On Colossians 1:19

J. N. Darby.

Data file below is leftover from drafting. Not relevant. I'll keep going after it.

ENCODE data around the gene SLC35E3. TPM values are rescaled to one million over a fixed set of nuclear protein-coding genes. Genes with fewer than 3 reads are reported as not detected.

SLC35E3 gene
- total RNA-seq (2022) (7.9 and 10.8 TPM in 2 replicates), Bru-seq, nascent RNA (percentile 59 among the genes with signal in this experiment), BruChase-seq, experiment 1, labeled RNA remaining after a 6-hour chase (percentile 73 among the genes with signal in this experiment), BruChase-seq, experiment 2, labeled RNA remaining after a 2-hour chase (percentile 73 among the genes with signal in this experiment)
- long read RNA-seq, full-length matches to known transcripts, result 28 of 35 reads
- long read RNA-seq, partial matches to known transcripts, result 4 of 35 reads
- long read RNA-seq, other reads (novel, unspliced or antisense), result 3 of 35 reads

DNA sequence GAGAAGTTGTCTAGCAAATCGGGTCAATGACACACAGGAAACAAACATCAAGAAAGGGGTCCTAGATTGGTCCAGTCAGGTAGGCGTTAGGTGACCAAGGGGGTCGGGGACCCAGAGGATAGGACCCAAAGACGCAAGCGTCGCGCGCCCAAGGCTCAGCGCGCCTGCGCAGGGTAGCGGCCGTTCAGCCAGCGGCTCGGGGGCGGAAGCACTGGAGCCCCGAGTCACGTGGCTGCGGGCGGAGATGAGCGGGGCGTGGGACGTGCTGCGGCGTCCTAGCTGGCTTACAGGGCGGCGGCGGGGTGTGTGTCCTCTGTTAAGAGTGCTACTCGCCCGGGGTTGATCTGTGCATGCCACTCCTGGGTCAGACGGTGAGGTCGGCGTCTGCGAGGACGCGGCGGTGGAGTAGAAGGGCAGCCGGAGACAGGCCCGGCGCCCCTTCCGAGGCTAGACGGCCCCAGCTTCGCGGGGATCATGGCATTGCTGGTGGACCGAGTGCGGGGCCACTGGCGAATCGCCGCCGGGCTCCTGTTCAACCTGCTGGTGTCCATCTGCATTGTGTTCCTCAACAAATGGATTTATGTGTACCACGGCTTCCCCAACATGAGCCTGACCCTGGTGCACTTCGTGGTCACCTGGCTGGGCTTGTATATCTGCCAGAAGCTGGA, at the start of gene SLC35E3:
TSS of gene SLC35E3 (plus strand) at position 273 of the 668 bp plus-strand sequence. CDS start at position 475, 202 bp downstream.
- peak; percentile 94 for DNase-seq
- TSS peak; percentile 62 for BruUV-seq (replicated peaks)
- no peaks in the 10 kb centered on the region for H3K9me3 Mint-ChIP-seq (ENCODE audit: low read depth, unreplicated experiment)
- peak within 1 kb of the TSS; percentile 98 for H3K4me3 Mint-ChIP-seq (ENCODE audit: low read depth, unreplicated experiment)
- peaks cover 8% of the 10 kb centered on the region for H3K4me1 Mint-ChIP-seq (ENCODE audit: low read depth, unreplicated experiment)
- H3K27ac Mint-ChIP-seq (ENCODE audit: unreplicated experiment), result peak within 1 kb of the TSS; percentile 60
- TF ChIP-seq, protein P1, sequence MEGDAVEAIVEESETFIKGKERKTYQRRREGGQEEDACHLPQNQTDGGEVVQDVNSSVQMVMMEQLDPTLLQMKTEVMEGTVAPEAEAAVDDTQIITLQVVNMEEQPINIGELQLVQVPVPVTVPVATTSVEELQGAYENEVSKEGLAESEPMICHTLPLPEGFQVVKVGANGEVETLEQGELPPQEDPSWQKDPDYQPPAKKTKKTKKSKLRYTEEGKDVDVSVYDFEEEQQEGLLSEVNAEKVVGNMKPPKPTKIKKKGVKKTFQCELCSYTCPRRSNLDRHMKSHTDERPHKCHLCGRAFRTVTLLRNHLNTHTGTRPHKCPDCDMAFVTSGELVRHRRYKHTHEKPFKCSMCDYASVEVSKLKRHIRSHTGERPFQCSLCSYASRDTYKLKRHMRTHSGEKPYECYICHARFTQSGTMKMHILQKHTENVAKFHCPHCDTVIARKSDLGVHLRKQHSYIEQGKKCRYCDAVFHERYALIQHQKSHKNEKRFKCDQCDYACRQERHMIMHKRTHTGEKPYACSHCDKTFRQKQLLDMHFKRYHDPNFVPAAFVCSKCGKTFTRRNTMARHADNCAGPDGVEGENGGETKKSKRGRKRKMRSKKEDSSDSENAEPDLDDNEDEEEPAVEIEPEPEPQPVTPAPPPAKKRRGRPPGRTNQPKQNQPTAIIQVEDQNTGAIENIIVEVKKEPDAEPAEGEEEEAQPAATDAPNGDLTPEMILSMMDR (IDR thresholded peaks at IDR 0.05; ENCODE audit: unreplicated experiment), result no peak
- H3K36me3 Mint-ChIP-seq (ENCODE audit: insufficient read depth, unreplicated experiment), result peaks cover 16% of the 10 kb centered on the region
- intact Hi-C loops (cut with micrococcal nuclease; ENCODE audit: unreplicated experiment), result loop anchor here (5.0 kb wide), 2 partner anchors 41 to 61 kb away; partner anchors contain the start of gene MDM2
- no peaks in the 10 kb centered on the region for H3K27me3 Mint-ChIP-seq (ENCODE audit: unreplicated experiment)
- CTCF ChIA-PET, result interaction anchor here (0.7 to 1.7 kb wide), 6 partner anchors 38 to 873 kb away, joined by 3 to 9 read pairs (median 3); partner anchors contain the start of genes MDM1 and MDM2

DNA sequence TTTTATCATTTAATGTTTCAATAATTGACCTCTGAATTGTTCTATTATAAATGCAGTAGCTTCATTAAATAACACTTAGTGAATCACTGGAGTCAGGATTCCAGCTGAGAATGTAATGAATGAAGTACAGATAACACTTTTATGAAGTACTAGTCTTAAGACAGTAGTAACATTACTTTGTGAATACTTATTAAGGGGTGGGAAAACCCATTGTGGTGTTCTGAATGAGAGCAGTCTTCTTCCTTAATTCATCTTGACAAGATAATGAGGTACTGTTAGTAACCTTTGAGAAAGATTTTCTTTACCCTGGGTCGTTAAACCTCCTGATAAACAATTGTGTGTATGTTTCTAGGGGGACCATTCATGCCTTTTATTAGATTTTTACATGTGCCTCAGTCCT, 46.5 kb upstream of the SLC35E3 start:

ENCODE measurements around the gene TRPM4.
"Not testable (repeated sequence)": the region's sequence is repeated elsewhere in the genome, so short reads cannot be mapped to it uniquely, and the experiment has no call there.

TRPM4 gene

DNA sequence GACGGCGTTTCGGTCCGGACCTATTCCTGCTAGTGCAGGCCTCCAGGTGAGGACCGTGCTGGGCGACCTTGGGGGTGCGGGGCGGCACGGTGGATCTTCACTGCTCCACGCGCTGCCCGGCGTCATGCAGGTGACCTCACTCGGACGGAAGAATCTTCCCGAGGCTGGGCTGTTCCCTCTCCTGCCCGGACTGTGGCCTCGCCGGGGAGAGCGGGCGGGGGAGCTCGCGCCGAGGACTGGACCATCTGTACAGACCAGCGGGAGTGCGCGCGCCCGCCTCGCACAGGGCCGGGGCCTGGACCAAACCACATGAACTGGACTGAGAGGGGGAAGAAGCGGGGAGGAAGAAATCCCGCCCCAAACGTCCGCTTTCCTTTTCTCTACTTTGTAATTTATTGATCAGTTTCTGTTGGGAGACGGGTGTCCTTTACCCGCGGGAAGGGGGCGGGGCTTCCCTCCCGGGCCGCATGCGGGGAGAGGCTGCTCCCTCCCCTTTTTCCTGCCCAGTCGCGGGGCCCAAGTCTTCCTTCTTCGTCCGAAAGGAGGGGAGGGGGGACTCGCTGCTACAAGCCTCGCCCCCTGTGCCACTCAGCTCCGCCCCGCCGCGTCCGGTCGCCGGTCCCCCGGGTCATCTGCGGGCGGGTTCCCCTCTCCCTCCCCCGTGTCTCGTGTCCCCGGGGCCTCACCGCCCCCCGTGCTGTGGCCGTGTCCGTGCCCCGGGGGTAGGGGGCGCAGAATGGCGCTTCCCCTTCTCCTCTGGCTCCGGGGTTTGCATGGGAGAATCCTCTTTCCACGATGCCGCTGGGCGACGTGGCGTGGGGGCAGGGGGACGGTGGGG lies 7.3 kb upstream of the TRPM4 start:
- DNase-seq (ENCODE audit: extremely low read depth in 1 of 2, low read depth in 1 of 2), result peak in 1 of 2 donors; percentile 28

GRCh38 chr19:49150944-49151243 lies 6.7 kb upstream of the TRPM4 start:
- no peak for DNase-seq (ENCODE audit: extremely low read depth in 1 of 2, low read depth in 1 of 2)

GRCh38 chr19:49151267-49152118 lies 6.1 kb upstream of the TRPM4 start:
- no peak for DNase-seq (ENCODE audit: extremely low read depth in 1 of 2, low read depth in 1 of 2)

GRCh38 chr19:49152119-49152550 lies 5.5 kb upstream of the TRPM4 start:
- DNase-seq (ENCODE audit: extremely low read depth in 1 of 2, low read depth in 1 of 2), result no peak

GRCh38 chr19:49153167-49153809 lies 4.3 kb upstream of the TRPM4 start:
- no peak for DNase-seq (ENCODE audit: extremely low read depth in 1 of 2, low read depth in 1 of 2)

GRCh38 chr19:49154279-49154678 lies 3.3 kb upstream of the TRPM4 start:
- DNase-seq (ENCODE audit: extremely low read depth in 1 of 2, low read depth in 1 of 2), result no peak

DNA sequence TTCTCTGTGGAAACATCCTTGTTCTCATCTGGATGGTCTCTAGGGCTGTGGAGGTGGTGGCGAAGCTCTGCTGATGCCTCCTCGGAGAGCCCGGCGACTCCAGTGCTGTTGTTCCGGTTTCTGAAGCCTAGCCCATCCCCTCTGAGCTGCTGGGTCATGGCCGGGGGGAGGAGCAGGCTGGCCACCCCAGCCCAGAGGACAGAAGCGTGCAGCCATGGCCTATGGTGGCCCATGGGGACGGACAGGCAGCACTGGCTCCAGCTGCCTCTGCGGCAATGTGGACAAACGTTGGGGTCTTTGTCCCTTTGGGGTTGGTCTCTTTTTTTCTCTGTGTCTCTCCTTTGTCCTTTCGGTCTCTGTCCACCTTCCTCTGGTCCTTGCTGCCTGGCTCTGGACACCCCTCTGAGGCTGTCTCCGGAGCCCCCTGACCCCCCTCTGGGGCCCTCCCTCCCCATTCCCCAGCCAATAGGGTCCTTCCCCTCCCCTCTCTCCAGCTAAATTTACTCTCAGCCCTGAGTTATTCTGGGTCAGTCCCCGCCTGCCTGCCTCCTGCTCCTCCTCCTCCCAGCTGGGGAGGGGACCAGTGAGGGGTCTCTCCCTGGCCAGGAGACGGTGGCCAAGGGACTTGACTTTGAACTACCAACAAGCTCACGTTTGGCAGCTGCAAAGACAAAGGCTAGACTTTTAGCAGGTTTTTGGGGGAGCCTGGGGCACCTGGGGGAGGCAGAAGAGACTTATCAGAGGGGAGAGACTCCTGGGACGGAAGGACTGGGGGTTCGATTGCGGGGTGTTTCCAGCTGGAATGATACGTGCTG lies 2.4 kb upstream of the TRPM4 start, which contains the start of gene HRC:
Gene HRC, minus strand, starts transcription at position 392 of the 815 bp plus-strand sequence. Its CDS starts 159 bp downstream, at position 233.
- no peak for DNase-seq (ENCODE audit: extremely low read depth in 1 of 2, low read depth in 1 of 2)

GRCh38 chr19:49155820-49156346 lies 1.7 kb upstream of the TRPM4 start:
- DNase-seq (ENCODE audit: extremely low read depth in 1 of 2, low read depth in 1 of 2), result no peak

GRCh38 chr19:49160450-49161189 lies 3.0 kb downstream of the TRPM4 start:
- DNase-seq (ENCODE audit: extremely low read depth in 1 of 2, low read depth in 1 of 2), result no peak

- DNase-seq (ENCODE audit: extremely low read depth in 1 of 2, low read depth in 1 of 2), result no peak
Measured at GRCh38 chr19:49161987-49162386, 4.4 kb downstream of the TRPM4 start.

Every correction of scripture is of moment. I beg to suggest one, the occasion for which it appears to me exceedingly mars the sense. I refer to the expression "It pleased [the Father] that in him should all fulness dwell." The English reader may see upon the face of it, that the word "Father" is put in by our translators. This is extremely bad theology, depriving us of the development of glory in the Person of our most blessed Lord. "All the fulness was pleased to dwell in him." In its present reading it is merely the pleasure of the Father about the Son, which I apprehend to be a mischievous derogation from the divine glory of the Son, to deprive us of the revelation of that in which to me Christianity consists — a revelation of the Trinity known in the relationship in which we are brought by faith to it. In the second chapter we have the fact, "All the fulness of the Godhead dwells in him bodily;" Col. 2:9, that is, in the incarnation of the Son. While He was the Son in personal union with flesh as Jesus, there could be no separation of the Son from the Father or the Spirit, though most distinct in their relationship. Therefore the Lord says, though He wrought Himself the miracles, "The Father that dwelleth in me, he doeth the works" John 14:10; and again, "If I cast out devils, by the Spirit of God, then the kingdom of God is come unto you." Matt 12:28. That He was the Son, however, is the direct object of faith, but revealing the Father; and therefore "He that hath seen me hath seen the Father." John 14:9. In a word, the fulness of the Godhead (as is declared by the Spirit concerning Him) "dwelt in him bodily." These things may be difficult as to human explanation, but not as to communion, where the Spirit of God is; for He reveals in communion, according to the power of truth, and no way else. And I believe that, while the human intellect will break itself to pieces against the glory of the divine revelation, the fulness of our joy and hope, and the soundness of our Christianity, and, consequently christian strength and energy, chiefly depends upon the distinctness with which we are cognizant of the unity and trinity, withal made known to us in the Incarnation, which is the revelation of it. "God resisteth the proud but giveth grace to the humble." 1 Peter 5:5. I believe it to be a revelation, and known, where only it can be known, in communion, by those made partakers of the Spirit by faith in Christ Jesus: all else will stumble somewhere, and these too, if they be not humble.